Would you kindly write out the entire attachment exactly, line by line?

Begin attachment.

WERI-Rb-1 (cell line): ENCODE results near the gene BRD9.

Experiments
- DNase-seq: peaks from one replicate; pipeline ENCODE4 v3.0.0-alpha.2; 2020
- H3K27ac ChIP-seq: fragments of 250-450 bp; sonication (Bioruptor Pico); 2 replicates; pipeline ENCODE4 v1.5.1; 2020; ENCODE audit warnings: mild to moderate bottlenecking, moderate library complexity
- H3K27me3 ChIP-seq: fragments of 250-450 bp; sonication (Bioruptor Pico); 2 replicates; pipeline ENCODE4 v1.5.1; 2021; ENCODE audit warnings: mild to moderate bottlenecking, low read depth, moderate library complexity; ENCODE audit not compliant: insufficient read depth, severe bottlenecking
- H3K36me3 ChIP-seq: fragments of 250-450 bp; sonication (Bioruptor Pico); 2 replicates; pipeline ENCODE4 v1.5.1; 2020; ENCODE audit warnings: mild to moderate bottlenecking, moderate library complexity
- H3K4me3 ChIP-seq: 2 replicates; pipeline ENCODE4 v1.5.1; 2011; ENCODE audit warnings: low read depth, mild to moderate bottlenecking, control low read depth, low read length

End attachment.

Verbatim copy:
WERI-Rb-1 (cell line): ENCODE results near the gene BRD9.

Experiments
- DNase-seq: peaks from one replicate; pipeline ENCODE4 v3.0.0-alpha.2; 2020
- H3K27ac ChIP-seq: fragments of 250-450 bp; sonication (Bioruptor Pico); 2 replicates; pipeline ENCODE4 v1.5.1; 2020; ENCODE audit warnings: mild to moderate bottlenecking, moderate library complexity
- H3K27me3 ChIP-seq: fragments of 250-450 bp; sonication (Bioruptor Pico); 2 replicates; pipeline ENCODE4 v1.5.1; 2021; ENCODE audit warnings: mild to moderate bottlenecking, low read depth, moderate library complexity; ENCODE audit not compliant: insufficient read depth, severe bottlenecking
- H3K36me3 ChIP-seq: fragments of 250-450 bp; sonication (Bioruptor Pico); 2 replicates; pipeline ENCODE4 v1.5.1; 2020; ENCODE audit warnings: mild to moderate bottlenecking, moderate library complexity
- H3K4me3 ChIP-seq: 2 replicates; pipeline ENCODE4 v1.5.1; 2011; ENCODE audit warnings: low read depth, mild to moderate bottlenecking, control low read depth, low read length